... just taken over a client and the old accountant's letter says they will pass us the latest tax returns etc... once they have been paid by the client.

It has certainly made me move the client onto a 'one to watch' list, so I'm glad they mentioned it.

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Me too

Sadly I too have  a client that has moved on, he had cash flow problems (or so he said).  We completed the accounts and have not been paid, he made promises to make payments but none turned up.

So I have told new accountants this and have the papers and been to Count Court and the 1 month comes up now.

Whilst we have not been paid I am tempted to send the original papers to the new accountants without my working papers and suggest that they produce a further set of accounts for the period.  But reading some of the responses here I am not so sure.  Please can someone explain to me and others why we have to do the work to prepare the accounts and not be paid.  Thank you

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Clearance

If I write for professional clearance, and the client has an outstanding fees with a previous accountant, I would expect the accountant to :

Write back and:

1.  Give clearance

2.  Mention the outstanding debt and how much it was

3.  Refuse to hand over anything unless arrangements to settle the debt was made

I would then talk to the client and arrange to have the debt cleared and make the arrangements with the previous accountant to hand paperwork over as the debt was cleared. If the client refused I would refuse to take the client on.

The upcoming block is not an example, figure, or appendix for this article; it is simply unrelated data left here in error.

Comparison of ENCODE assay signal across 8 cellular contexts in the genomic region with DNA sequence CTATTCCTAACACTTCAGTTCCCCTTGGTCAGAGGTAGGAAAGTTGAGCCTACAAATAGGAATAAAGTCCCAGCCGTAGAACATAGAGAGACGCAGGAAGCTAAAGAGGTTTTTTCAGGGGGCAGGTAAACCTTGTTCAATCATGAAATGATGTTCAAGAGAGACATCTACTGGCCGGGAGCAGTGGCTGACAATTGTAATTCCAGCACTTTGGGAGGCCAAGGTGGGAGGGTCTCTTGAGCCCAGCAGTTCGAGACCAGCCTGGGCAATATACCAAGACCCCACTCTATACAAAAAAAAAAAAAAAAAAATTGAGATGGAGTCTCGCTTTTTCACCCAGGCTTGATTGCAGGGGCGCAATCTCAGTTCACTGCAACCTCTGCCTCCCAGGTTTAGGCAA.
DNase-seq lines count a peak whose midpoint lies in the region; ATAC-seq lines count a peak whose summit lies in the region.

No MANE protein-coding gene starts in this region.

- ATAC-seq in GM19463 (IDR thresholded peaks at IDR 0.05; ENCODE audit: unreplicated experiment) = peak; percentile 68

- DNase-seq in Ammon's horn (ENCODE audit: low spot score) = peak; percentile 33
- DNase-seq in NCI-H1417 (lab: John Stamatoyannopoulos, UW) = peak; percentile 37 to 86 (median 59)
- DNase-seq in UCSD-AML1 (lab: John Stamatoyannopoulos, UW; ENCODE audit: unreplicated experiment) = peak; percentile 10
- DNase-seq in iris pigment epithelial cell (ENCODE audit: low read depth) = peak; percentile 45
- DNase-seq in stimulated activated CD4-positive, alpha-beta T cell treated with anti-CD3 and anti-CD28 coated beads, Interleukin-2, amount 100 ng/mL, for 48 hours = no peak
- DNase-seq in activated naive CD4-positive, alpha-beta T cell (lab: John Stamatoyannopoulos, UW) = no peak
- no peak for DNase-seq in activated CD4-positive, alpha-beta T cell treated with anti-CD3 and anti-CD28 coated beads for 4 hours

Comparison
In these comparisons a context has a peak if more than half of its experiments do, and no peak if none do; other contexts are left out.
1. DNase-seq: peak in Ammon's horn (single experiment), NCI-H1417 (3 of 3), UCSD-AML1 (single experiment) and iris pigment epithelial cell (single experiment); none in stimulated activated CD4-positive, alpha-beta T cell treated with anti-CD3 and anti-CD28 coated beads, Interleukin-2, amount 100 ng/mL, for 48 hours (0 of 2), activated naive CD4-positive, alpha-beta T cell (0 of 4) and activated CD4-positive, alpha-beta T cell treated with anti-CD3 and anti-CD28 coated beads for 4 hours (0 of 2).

If on the other hand it was a client I no longer wanted, I would mention the debt and talk to the new accountant and see what they could do, even if it involved a "settlement" amount. Worse case - move on and write off the debt.

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Professional Clearance when fees outstanding...

We have been in these situations on quite a few occasions in the past.

Firstly always agree / confirm instructions from client - either to seek to retain the client or otherwise agree clearing off outstanding fees.

Secondly respond as suggested by Euan - "We are not aware of any professional reasons why you should not accept appointment", but you are not obliged to provide any details of your work (and it remains your work until the client has paid for it), so you would add "However, you should be aware that the client has not paid our fees and we shall not be providing any of the information you have requested until our invoices have been paid in full".

Liens over clients accounting records do not include your accounting working papers. If the analysis sought is vital / important to the new accountant by all means have an off the record professional discussion that information is being withheld until payment of fees - use that as leverage to achieve your objective.

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pay up

In my limited experience, I have found that by pointing out to the new Accountant that you will transfer the required information to them when the debt has been settled .. then the debt gets settled pretty quickly.

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Luckily ...

We haven't had a client leave without paying, but we have had the departing accountant retaining records because of outstanding fees.

We just chat to the potential client and tell them to either get the dispute resolved (if there is one) or pay up. I don't want clients who can't or won't pay, and I have always been appreciative of being given warning of unpaid fees.